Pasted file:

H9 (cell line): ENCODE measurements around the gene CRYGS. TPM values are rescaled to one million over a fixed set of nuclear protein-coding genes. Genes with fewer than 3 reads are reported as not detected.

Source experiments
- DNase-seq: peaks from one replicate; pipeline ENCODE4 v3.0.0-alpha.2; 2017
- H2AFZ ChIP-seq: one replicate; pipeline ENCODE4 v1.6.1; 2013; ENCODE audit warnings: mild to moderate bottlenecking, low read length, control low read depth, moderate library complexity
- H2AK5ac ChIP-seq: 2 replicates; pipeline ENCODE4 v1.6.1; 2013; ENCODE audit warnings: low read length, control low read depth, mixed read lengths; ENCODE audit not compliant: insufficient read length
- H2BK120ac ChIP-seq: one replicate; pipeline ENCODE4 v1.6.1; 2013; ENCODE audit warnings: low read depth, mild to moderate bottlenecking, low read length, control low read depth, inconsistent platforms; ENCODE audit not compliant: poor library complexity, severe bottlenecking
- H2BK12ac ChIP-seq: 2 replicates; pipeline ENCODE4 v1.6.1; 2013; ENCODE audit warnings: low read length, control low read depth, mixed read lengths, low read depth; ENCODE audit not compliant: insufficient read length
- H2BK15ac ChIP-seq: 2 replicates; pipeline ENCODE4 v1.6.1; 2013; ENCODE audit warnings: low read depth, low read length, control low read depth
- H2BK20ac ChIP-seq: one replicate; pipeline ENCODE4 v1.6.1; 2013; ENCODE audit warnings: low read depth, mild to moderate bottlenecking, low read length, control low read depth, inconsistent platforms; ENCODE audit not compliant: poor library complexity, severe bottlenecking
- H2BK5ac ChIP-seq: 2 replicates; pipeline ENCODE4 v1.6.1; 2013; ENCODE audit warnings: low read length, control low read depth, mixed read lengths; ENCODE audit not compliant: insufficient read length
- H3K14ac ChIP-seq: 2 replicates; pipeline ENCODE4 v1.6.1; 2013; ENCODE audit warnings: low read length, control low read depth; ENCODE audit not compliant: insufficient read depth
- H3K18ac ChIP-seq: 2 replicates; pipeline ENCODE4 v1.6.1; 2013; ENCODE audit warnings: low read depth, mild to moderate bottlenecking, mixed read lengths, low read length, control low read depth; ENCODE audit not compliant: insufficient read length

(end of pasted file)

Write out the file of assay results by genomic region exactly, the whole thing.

H9 (cell line): ENCODE measurements around the gene CRYGS. TPM values are rescaled to one million over a fixed set of nuclear protein-coding genes. Genes with fewer than 3 reads are reported as not detected.

Source experiments
- DNase-seq: peaks from one replicate; pipeline ENCODE4 v3.0.0-alpha.2; 2017
- H2AFZ ChIP-seq: one replicate; pipeline ENCODE4 v1.6.1; 2013; ENCODE audit warnings: mild to moderate bottlenecking, low read length, control low read depth, moderate library complexity
- H2AK5ac ChIP-seq: 2 replicates; pipeline ENCODE4 v1.6.1; 2013; ENCODE audit warnings: low read length, control low read depth, mixed read lengths; ENCODE audit not compliant: insufficient read length
- H2BK120ac ChIP-seq: one replicate; pipeline ENCODE4 v1.6.1; 2013; ENCODE audit warnings: low read depth, mild to moderate bottlenecking, low read length, control low read depth, inconsistent platforms; ENCODE audit not compliant: poor library complexity, severe bottlenecking
- H2BK12ac ChIP-seq: 2 replicates; pipeline ENCODE4 v1.6.1; 2013; ENCODE audit warnings: low read length, control low read depth, mixed read lengths, low read depth; ENCODE audit not compliant: insufficient read length
- H2BK15ac ChIP-seq: 2 replicates; pipeline ENCODE4 v1.6.1; 2013; ENCODE audit warnings: low read depth, low read length, control low read depth
- H2BK20ac ChIP-seq: one replicate; pipeline ENCODE4 v1.6.1; 2013; ENCODE audit warnings: low read depth, mild to moderate bottlenecking, low read length, control low read depth, inconsistent platforms; ENCODE audit not compliant: poor library complexity, severe bottlenecking
- H2BK5ac ChIP-seq: 2 replicates; pipeline ENCODE4 v1.6.1; 2013; ENCODE audit warnings: low read length, control low read depth, mixed read lengths; ENCODE audit not compliant: insufficient read length
- H3K14ac ChIP-seq: 2 replicates; pipeline ENCODE4 v1.6.1; 2013; ENCODE audit warnings: low read length, control low read depth; ENCODE audit not compliant: insufficient read depth
- H3K18ac ChIP-seq: 2 replicates; pipeline ENCODE4 v1.6.1; 2013; ENCODE audit warnings: low read depth, mild to moderate bottlenecking, mixed read lengths, low read length, control low read depth; ENCODE audit not compliant: insufficient read length